At least 98.2% of Denver’s more than 10,000 employees have complied with Mayor Michael Hancock’s COVID-19 vaccine mandate before Thursday’s deadline.
Jacqueline Davis, a spokeswoman for the city’s attorney’s office, said earlier this week that for those who haven’t, the city may send a disciplinary letter on Friday for those who haven’t — though workers who refuse vaccination under any circumstances will be fired. .
It is not clear how many of those disciplinary letters came out on Friday. Davis said the city’s main human resources department and individual human resources offices of city agencies, including the Department of Public Safety and the Denver Public Library, are handling these.
The public health order not only covered every employee in the city — from the Denver Zoo to the Denver Police Department — but also those working in private and public schools, nursing homes, homeless shelters, and hospitals.
The city did not provide data on how many people outside its employment umbrella met the requirement. But as of 5 p.m. Thursday, according to the city’s dashboard, 10,670 full-time city workers had been vaccinated or approved for either medical or religious exemptions.
This is a more than 34% increase in compliance over the past four weeks and despite legal challenges from a pair of police and construction associations.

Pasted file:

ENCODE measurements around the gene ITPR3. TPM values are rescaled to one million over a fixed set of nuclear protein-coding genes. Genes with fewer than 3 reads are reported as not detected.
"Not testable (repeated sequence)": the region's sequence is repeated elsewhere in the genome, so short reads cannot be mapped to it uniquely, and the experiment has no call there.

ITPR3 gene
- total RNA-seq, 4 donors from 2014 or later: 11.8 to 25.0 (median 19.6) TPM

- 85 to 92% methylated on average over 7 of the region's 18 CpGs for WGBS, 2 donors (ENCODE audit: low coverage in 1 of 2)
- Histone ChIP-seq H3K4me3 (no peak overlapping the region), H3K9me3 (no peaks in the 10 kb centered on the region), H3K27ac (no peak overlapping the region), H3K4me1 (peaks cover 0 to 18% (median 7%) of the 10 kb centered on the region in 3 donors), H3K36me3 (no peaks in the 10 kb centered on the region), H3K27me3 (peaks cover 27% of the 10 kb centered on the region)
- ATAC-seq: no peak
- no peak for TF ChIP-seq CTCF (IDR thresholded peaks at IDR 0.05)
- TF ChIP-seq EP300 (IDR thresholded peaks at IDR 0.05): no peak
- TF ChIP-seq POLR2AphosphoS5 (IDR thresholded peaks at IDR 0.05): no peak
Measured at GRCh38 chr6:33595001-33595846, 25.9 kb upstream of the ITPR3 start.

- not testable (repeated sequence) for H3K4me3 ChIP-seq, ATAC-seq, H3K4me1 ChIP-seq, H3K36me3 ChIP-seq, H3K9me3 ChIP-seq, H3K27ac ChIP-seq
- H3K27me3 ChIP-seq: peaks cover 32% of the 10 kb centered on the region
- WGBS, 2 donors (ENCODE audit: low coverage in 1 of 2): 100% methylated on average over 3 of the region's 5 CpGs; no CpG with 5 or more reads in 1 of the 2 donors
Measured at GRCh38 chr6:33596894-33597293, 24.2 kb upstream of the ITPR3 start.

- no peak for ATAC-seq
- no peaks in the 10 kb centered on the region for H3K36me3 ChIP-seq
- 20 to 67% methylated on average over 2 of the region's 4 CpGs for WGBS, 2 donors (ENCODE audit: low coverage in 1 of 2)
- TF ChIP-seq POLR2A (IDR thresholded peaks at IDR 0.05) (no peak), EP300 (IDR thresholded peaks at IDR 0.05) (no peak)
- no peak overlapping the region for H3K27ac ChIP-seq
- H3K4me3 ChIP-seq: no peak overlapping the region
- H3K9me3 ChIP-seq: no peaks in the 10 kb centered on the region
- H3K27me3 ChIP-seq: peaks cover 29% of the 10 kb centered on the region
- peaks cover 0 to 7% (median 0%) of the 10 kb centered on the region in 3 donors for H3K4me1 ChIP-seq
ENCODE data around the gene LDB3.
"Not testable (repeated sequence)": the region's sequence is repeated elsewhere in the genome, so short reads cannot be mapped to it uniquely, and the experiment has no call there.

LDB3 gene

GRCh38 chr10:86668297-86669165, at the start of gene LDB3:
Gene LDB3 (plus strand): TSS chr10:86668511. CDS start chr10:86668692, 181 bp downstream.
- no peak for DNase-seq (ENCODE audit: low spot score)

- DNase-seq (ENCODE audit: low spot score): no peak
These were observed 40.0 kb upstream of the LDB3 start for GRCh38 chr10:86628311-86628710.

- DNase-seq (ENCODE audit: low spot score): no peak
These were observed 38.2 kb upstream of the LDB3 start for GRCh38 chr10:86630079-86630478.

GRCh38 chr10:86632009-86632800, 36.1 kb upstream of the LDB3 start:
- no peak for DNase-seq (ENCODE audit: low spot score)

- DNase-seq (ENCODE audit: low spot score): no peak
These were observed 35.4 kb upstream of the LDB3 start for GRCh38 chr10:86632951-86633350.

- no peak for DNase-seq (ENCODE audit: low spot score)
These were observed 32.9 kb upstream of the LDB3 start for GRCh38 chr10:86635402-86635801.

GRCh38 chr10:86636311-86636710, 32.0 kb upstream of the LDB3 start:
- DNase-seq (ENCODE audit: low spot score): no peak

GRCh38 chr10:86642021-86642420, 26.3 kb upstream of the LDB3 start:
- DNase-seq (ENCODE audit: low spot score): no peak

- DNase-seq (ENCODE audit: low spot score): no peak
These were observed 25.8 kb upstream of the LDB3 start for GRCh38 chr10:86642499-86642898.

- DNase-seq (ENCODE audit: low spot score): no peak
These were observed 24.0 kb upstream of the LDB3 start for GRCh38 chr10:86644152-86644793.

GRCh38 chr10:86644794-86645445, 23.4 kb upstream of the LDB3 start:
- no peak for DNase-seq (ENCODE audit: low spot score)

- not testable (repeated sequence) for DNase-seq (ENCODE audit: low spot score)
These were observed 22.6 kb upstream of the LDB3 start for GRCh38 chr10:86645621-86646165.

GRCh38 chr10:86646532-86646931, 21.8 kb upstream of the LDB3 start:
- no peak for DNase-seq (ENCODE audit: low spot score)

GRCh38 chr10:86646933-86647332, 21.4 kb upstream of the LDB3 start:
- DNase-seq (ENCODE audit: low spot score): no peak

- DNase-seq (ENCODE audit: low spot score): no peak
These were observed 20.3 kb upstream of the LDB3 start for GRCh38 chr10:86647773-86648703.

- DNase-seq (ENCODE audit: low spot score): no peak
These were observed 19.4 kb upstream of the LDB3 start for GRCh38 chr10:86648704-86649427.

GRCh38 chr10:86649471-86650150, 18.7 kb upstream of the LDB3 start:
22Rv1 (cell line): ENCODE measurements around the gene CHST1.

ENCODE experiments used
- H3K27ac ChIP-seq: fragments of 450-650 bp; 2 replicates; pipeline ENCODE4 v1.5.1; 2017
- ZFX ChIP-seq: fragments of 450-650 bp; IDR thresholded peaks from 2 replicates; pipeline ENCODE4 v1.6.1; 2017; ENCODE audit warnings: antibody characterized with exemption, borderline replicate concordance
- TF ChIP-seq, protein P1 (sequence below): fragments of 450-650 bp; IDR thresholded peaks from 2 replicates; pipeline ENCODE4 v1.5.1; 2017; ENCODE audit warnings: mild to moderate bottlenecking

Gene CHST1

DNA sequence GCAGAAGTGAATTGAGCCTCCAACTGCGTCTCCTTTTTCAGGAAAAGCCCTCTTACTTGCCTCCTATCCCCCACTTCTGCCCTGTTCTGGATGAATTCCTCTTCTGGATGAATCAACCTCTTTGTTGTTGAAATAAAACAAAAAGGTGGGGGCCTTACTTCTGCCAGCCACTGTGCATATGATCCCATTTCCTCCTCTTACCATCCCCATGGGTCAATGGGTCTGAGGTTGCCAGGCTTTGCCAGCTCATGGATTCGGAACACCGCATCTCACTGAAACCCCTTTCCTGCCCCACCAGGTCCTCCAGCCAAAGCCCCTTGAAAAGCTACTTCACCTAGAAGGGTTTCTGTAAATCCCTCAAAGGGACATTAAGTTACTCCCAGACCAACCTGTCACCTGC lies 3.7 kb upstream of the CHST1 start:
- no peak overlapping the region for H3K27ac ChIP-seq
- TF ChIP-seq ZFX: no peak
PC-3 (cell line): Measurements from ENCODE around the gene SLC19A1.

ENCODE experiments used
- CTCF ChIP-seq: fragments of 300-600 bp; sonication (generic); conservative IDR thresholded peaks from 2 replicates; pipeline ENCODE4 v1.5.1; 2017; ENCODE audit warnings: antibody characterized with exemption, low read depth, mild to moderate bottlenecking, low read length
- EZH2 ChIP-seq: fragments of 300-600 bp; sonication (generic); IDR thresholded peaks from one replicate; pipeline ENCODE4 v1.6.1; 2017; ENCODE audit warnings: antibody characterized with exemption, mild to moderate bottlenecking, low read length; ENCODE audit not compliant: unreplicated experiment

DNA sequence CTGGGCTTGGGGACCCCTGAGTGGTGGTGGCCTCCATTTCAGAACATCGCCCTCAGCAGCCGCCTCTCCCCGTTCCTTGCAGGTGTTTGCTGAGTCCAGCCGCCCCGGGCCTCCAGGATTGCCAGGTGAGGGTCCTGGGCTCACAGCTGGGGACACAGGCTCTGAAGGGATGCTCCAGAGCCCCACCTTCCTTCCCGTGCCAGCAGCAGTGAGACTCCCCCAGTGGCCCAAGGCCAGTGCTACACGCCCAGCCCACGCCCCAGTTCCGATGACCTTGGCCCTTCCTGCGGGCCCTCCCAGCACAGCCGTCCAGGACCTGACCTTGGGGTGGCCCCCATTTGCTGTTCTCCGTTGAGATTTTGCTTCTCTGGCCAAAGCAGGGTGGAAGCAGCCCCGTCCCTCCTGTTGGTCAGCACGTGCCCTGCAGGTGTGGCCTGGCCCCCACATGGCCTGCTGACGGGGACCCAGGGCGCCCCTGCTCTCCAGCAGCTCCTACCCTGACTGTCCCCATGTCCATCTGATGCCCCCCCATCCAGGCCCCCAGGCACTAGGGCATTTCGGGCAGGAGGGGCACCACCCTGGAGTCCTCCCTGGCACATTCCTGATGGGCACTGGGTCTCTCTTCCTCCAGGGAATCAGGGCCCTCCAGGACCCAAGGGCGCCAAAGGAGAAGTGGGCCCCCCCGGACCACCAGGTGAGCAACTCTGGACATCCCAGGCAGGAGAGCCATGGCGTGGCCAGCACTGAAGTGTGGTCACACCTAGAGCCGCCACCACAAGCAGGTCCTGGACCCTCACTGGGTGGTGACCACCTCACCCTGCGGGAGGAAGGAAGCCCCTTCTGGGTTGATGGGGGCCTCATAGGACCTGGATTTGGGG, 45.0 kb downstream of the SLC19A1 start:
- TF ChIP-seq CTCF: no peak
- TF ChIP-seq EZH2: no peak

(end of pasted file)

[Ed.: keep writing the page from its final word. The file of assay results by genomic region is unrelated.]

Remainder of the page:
Hancock spokesman Mike Strott said the city intends to accept vaccine records and exemption documents by midnight Thursday. Exemption totals were expected to be updated on Friday, but as of September 24, 627 city employees were exempt and 52 had been denied.
In addition to those who refuse vaccination and will be fired, those who have not yet complied but still face a 10-day suspension without pay. Davis said if he didn’t start the vaccination process after those 10 days, he would also be fired.
Those who are in the process of being vaccinated but have not been fully vaccinated (obtained by public health guidelines two weeks after the last dose was administered) will not face any discipline.
On Wednesday, a Denver District Court judge dismissed a lawsuit brought by seven police officers to block the mandate. The judge said the authorities had not exhausted administrative measures within the department before taking legal action.
Figures for Thursday afternoon show that 97.4% (or 1,748) of Denver Police Department employees are in compliance with the mandate.
The Denver Sheriff’s Department has the lowest compliance rate among city departments with more than 100 employees at 93.9%. Two non-vaccinated sheriff’s deputies died of COVID-19 earlier this year.